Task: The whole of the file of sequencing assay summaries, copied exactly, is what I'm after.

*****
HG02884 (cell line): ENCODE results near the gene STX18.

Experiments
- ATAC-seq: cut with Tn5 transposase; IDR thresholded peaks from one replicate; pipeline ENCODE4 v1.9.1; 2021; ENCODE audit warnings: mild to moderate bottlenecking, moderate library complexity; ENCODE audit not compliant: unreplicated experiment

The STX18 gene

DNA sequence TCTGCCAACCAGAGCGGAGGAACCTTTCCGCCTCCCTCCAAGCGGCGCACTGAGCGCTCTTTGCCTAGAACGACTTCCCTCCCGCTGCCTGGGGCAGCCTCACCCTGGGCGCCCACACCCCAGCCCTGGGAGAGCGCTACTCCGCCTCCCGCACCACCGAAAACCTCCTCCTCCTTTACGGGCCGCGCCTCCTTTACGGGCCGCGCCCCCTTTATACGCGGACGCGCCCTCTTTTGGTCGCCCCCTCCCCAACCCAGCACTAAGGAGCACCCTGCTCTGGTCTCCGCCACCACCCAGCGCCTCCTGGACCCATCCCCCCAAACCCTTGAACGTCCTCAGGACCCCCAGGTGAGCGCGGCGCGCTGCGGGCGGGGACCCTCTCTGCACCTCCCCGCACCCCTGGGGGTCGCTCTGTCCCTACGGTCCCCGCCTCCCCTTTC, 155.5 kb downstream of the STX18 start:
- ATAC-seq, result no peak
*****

HG02884 (cell line): ENCODE results near the gene STX18.

Experiments
- ATAC-seq: cut with Tn5 transposase; IDR thresholded peaks from one replicate; pipeline ENCODE4 v1.9.1; 2021; ENCODE audit warnings: mild to moderate bottlenecking, moderate library complexity; ENCODE audit not compliant: unreplicated experiment

The STX18 gene

DNA sequence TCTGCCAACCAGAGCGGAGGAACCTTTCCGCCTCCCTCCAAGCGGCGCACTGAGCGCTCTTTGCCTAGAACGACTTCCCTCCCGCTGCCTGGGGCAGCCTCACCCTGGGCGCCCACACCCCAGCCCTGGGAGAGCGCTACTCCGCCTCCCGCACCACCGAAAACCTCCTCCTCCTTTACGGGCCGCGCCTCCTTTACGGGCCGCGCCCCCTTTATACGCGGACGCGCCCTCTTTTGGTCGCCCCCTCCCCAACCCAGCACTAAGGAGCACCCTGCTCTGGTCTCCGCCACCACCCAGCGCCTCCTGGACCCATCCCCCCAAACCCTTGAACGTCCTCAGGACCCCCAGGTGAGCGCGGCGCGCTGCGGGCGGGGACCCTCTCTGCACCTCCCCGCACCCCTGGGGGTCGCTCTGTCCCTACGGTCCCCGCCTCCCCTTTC, 155.5 kb downstream of the STX18 start:
- ATAC-seq, result no peak